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"In Miami, 20 Pages Means 20 Pages."



Long-time readers know we're process and procedure (and Local Rule) wonks, so this order from Chief Judge Moreno is like legal catnip:
ADJUDGED that Plaintiffs Response in Opposition to Defendant's Motion to Compel Arbitration is STRICKEN. Local Rule 7.1(c)(2) requires that responses to motions be no more than twenty (20) pages in length without prior Court approval. Plaintiff's Response brief exceeds this length without Court approval. Plaintiff, in a footnote, argues that ''although this memorandum reaches the 21st page, the initial caption and signature are not to be counted against the page limit." Simply stating that Plaintiff s brief complies with the local rules does not make it so; Local Rule 7.1(c)(2) provides Plaintiff with no cover for his error. The Court notes that, had Plaintiff exercised greater discretion over his liberal use of footnotes, the brief would likely have  satisfied the local rules.
Ok, so what have we learned?

1.  Ask for more pages in advance of your filing.

2.  Initial caption and signature blocks count against the page limit, whether you are in Monte Carlo, Beverly Hills, London, Paris, Rome, or Gstaad.

3.  Footnotes are annoying.

Comments

  1. Judge is wrong. Signature blocks can run several pages.

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  2. Silly order. If the court goes on to grant the motion to compel arbitration as unopposed, it is reversible error.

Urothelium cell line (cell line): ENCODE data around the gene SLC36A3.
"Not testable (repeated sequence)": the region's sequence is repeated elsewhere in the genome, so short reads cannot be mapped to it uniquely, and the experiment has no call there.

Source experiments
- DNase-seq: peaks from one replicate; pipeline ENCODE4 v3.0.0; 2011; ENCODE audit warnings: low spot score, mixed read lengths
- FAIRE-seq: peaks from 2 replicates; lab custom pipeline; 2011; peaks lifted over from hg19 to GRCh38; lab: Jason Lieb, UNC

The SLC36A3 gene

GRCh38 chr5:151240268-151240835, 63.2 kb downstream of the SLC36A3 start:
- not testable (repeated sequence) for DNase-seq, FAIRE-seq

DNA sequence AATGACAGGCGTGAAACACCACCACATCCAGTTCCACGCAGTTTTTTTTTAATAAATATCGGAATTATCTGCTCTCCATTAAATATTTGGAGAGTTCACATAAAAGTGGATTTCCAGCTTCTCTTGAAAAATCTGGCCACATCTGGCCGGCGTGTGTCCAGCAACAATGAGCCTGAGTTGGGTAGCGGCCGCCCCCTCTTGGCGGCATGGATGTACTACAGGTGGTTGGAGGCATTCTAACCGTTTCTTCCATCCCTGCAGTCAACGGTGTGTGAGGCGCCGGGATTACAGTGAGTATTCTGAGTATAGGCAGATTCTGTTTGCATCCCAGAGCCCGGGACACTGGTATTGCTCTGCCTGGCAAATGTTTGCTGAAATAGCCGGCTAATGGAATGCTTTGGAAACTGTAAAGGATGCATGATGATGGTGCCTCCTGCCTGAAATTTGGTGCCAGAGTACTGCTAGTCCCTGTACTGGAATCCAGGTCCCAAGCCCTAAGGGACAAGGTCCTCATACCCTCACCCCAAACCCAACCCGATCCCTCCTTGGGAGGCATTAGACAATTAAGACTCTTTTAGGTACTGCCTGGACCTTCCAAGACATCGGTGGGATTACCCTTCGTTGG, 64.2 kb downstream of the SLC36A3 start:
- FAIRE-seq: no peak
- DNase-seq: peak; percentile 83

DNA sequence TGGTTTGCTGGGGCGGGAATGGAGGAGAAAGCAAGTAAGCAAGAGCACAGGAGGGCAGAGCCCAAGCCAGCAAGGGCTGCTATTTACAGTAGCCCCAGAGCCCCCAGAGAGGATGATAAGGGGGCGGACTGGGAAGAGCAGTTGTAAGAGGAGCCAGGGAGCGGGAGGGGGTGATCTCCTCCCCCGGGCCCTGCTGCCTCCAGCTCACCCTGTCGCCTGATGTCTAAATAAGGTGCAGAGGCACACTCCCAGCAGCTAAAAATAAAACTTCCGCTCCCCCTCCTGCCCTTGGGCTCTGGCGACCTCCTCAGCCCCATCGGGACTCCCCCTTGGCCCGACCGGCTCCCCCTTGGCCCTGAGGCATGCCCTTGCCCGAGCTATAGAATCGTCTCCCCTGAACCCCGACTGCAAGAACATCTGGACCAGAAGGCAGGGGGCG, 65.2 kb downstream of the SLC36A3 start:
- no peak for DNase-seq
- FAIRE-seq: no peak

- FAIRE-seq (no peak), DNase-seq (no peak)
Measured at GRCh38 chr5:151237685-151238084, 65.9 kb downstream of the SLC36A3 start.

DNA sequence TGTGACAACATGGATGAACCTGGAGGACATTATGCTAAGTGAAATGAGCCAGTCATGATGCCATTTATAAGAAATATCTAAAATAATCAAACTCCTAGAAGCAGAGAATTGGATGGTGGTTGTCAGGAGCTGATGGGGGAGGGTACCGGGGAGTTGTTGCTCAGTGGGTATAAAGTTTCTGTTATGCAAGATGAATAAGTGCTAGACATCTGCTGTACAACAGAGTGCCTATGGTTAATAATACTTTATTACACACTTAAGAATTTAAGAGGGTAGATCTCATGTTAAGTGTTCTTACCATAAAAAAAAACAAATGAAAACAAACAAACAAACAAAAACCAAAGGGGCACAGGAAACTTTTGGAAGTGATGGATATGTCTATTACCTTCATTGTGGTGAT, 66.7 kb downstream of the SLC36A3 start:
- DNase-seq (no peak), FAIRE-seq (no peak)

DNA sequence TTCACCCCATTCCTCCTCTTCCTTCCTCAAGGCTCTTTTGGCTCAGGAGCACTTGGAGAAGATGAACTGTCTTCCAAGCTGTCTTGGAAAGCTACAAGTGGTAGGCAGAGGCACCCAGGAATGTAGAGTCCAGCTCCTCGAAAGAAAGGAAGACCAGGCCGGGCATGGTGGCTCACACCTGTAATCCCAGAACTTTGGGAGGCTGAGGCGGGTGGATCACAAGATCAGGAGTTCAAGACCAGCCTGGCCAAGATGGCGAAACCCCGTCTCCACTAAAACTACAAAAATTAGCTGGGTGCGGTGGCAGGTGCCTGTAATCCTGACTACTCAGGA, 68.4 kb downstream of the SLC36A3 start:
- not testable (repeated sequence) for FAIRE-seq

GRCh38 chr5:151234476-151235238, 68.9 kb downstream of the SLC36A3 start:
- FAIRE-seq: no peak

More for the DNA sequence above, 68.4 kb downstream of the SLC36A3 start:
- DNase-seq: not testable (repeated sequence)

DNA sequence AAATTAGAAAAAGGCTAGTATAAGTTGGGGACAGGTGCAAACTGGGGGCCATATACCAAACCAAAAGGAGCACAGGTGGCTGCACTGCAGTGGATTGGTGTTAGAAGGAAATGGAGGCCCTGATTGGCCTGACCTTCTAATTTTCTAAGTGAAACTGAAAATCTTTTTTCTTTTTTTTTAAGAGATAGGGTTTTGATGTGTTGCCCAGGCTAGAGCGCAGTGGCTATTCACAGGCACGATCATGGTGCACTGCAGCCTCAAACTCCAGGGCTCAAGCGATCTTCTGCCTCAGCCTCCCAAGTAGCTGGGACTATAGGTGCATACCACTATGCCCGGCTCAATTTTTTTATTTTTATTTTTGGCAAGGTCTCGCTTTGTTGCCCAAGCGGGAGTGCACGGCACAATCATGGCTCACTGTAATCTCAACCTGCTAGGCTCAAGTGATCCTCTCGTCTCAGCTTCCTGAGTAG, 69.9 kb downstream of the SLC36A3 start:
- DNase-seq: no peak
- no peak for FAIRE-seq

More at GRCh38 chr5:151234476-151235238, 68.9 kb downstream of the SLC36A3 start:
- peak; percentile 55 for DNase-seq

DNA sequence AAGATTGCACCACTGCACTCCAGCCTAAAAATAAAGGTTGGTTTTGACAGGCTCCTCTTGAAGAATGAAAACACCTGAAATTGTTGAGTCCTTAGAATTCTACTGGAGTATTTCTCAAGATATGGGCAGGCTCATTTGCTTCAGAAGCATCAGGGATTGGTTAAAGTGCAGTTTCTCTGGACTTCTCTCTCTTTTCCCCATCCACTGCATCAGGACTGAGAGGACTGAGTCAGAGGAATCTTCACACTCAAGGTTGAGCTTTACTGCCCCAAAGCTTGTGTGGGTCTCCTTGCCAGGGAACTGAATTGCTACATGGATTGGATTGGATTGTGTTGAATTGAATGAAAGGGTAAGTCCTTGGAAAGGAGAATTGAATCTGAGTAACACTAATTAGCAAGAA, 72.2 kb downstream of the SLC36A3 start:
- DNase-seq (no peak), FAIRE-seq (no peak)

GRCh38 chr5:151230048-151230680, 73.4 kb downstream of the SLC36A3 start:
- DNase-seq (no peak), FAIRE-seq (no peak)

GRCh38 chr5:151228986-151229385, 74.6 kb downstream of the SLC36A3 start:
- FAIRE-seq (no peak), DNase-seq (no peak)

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  3. Petty order. And wrong. The local rule states: " ... signature pages ... shall not be counted as pages for purposes of this rule."

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  4. They should be able to refile nunc pro tunc edited

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  5. Personally I think the footnote did them in. I don't see any real harm, they should be able to refile the brief in a corrected form.

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  6. "Title pages preceding the first page of text, signature pages, certificates of good faith conferences, and certificates of service shall not be counted as pages for purposes of this rule."

    I guess I'd have to see the response to see whether it complies with the rule.

    At any rate, it's struck, not stricken.

    Also, SFL, I'm not so sure that the Plaintiff can simply refile. It's not as though FAM struck it without prejudice to refile.

    ReplyDelete
  7. True, they'd have to seek leave and ask it be accepted out of time.

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  8. It's a petty order and shitty lawyering at the same time. A few days (or a week) before your response is due you ask opposing counsel for an extra few pages and file an unopposed motion.

    ReplyDelete
  9. feds. all form and no substance. wasted judicial resource (or your tax payer dollars hard at work).

    ReplyDelete
  10. @12:05 pm ....Fred is NEVER wrong....just ask him....

    ReplyDelete
  11. 7:57 too bad he ruled against you.

    ReplyDelete
  12. Footnotes > In-text citations
    All day and twice on Sunday.

    ReplyDelete

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